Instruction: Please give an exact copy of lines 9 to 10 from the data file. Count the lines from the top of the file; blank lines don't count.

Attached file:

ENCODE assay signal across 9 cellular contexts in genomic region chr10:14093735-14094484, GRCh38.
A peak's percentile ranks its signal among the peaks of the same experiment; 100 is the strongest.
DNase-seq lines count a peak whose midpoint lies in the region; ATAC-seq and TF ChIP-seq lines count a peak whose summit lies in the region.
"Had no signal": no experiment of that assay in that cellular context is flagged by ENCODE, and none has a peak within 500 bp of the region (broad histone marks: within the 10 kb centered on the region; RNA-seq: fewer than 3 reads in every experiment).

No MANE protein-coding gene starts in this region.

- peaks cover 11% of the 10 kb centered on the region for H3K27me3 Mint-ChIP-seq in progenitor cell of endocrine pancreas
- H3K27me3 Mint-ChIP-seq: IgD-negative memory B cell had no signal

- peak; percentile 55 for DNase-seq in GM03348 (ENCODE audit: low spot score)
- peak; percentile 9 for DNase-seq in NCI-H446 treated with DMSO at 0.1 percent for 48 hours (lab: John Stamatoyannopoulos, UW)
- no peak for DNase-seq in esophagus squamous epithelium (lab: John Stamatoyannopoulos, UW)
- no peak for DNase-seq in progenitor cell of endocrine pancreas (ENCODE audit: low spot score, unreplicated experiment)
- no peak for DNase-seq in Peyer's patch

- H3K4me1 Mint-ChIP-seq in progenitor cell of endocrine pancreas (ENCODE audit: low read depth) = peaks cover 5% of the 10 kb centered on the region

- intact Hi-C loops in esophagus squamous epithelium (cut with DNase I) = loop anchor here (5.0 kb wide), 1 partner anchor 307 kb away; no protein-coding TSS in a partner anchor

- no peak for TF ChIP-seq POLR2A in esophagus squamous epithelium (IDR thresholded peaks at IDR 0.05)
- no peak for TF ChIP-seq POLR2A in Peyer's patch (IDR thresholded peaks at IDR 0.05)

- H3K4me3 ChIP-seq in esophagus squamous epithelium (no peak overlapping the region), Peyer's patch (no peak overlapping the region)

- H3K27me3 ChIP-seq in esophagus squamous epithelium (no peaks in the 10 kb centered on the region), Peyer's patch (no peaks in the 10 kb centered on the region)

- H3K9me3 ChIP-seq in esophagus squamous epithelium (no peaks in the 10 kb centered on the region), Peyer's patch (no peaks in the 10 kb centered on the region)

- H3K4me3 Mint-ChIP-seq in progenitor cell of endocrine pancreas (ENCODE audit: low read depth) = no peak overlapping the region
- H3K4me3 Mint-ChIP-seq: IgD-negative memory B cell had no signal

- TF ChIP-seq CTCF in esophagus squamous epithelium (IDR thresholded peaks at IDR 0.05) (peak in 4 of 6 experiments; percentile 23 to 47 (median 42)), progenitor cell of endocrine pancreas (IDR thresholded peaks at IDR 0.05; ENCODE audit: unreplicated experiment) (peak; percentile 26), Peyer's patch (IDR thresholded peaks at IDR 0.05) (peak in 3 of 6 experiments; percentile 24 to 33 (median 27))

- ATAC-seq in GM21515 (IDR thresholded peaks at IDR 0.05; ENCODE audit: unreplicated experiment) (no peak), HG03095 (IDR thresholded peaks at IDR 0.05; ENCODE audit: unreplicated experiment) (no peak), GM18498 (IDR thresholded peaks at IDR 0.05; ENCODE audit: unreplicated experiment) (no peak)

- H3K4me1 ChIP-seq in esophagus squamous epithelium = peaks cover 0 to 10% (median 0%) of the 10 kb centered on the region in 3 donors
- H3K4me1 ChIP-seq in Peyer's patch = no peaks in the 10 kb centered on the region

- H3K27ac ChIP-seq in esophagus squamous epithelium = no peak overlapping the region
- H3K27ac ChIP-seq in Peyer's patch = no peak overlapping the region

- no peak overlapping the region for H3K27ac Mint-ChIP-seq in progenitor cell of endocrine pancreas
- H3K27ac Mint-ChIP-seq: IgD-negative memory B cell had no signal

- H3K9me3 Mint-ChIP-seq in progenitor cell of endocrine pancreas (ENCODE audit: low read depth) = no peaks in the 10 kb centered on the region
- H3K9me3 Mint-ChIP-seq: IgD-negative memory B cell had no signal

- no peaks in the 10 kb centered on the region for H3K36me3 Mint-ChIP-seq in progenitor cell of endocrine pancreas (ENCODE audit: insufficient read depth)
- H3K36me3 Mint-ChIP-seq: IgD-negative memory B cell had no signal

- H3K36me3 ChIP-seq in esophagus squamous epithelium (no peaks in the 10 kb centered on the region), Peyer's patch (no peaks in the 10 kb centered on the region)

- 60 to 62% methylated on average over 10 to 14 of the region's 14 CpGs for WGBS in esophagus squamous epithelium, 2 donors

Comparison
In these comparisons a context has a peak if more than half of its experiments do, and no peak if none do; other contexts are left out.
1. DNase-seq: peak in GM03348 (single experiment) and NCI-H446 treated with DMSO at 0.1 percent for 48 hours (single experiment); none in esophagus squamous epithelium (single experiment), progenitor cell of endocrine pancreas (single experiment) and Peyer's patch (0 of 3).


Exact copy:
- peak; percentile 9 for DNase-seq in NCI-H446 treated with DMSO at 0.1 percent for 48 hours (lab: John Stamatoyannopoulos, UW)
- no peak for DNase-seq in esophagus squamous epithelium (lab: John Stamatoyannopoulos, UW)